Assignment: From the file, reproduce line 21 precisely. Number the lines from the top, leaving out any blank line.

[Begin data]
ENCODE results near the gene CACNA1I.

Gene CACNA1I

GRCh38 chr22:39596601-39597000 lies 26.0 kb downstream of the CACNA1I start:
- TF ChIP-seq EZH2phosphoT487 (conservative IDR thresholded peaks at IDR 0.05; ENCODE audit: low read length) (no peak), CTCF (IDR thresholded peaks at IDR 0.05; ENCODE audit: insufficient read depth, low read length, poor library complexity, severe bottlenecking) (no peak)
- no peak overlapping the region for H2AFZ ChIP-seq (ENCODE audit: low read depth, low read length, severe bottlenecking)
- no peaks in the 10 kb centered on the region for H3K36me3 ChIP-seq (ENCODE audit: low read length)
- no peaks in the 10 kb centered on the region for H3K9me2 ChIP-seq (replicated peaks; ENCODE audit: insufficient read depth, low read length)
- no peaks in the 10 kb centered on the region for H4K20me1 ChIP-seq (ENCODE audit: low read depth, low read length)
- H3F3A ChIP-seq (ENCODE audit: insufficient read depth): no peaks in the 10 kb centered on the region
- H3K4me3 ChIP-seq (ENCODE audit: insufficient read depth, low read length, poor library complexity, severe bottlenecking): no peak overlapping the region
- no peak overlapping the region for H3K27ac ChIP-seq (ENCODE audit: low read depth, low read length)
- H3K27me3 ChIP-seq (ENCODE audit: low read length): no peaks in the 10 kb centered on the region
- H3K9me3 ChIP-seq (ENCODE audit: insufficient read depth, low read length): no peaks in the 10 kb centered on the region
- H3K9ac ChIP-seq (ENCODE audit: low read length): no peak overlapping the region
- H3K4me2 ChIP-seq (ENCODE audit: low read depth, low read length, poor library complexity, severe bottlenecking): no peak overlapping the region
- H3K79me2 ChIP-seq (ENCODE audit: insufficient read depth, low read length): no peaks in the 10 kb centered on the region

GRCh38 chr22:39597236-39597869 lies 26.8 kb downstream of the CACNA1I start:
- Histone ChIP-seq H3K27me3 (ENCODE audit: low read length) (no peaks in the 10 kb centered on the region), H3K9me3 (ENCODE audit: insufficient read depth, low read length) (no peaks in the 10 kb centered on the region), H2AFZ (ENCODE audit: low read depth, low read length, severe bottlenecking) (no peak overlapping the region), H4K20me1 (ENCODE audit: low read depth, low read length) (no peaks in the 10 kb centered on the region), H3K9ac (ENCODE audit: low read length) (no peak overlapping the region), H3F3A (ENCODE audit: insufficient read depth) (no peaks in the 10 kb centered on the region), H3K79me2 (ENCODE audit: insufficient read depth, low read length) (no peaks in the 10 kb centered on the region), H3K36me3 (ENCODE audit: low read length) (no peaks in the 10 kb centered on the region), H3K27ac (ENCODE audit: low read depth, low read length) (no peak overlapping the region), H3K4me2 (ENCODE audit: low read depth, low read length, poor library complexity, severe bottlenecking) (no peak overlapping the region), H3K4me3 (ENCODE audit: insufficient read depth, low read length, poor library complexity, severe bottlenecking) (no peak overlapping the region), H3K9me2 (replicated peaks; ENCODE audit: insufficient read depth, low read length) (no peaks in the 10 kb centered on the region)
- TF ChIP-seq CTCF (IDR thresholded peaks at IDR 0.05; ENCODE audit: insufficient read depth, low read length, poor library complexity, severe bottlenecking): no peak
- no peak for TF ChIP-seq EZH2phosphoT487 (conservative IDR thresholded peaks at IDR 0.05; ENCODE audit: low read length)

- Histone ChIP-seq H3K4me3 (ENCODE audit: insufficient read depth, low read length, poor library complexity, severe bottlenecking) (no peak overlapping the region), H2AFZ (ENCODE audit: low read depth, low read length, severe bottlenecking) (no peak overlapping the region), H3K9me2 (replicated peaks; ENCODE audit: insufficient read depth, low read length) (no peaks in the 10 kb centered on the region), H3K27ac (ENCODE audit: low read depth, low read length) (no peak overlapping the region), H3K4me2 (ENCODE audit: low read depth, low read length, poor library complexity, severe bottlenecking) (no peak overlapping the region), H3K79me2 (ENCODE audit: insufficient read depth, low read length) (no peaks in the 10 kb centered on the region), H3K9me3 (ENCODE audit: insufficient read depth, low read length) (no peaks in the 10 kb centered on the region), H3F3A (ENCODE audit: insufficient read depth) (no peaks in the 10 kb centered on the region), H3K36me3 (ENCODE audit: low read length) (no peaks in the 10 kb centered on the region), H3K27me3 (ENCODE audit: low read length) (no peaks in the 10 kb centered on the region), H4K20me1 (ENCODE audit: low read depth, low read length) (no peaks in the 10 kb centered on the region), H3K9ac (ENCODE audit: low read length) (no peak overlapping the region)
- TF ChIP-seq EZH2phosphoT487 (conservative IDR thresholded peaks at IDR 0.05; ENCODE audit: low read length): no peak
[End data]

- Histone ChIP-seq H3K4me3 (ENCODE audit: insufficient read depth, low read length, poor library complexity, severe bottlenecking) (no peak overlapping the region), H2AFZ (ENCODE audit: low read depth, low read length, severe bottlenecking) (no peak overlapping the region), H3K9me2 (replicated peaks; ENCODE audit: insufficient read depth, low read length) (no peaks in the 10 kb centered on the region), H3K27ac (ENCODE audit: low read depth, low read length) (no peak overlapping the region), H3K4me2 (ENCODE audit: low read depth, low read length, poor library complexity, severe bottlenecking) (no peak overlapping the region), H3K79me2 (ENCODE audit: insufficient read depth, low read length) (no peaks in the 10 kb centered on the region), H3K9me3 (ENCODE audit: insufficient read depth, low read length) (no peaks in the 10 kb centered on the region), H3F3A (ENCODE audit: insufficient read depth) (no peaks in the 10 kb centered on the region), H3K36me3 (ENCODE audit: low read length) (no peaks in the 10 kb centered on the region), H3K27me3 (ENCODE audit: low read length) (no peaks in the 10 kb centered on the region), H4K20me1 (ENCODE audit: low read depth, low read length) (no peaks in the 10 kb centered on the region), H3K9ac (ENCODE audit: low read length) (no peak overlapping the region)